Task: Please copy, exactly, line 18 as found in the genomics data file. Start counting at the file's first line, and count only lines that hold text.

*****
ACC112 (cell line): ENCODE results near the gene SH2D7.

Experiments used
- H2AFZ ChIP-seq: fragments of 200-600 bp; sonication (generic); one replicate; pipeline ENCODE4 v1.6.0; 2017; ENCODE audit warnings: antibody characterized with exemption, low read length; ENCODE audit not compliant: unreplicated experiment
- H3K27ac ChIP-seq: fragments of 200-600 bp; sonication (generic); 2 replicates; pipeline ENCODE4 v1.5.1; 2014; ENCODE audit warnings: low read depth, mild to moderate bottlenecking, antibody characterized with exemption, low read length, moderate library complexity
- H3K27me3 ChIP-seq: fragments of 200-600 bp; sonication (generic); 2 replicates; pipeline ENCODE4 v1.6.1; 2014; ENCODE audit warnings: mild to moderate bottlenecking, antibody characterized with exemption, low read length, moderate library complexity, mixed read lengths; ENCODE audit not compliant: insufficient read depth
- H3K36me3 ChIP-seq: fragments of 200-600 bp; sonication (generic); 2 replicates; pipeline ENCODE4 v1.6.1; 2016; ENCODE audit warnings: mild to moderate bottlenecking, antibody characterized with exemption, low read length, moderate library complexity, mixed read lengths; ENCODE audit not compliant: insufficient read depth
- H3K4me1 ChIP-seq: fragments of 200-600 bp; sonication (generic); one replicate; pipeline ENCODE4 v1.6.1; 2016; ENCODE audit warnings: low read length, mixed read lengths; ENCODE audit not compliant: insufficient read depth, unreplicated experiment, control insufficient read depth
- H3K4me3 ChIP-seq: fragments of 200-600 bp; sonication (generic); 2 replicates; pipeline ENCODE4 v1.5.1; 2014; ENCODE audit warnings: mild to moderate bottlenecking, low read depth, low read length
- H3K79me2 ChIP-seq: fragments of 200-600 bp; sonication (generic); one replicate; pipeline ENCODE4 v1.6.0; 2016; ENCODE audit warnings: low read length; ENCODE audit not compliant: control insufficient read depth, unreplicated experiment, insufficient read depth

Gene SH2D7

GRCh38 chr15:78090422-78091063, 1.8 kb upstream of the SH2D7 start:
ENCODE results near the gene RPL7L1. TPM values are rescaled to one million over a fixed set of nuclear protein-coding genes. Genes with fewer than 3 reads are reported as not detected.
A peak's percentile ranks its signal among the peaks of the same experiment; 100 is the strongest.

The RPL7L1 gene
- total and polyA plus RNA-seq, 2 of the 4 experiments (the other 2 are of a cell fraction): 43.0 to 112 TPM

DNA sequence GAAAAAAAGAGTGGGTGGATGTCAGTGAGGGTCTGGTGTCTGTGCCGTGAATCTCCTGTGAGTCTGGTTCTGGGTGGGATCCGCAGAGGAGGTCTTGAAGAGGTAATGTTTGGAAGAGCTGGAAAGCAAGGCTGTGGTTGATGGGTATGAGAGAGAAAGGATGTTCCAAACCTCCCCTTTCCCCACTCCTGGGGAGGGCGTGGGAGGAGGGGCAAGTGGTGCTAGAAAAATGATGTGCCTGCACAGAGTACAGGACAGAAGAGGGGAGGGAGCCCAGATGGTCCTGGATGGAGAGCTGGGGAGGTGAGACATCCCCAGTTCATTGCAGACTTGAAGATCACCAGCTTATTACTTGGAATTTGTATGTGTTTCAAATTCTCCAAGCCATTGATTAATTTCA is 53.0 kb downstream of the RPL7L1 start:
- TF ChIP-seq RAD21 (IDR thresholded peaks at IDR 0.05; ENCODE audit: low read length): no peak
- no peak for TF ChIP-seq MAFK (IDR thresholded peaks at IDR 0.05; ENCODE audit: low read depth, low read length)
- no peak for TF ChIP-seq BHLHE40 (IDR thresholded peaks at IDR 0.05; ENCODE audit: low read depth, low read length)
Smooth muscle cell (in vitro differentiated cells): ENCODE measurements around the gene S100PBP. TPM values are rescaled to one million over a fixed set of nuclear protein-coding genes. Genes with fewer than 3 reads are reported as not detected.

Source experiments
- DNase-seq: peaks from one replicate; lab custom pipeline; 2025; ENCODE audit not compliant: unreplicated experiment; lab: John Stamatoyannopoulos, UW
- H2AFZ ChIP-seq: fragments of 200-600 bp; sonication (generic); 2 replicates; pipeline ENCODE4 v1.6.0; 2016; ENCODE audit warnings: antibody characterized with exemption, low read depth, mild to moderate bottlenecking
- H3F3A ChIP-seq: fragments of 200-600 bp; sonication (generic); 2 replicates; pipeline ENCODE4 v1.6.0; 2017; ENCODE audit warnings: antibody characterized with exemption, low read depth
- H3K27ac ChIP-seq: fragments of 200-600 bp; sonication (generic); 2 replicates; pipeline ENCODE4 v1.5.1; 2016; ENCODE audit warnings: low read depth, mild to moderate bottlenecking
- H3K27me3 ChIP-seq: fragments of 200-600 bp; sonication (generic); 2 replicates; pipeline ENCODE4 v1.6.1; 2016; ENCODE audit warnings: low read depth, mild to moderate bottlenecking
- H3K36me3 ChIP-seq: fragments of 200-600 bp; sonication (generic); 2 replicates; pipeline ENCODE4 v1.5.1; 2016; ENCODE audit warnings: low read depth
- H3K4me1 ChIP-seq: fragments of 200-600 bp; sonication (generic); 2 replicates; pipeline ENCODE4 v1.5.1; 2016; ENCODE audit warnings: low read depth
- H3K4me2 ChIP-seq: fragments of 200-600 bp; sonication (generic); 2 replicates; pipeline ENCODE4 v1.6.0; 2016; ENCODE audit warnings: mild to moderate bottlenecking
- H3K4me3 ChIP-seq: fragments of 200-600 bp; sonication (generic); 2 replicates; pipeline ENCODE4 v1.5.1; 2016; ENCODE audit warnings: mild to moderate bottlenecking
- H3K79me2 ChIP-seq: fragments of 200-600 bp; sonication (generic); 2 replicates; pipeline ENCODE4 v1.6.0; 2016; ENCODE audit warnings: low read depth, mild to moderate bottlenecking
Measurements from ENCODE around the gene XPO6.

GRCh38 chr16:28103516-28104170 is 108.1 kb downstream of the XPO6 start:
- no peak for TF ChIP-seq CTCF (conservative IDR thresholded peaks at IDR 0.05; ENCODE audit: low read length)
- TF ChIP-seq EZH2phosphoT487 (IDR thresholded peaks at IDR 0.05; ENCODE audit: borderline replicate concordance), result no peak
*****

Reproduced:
- no peak for TF ChIP-seq MAFK (IDR thresholded peaks at IDR 0.05; ENCODE audit: low read depth, low read length)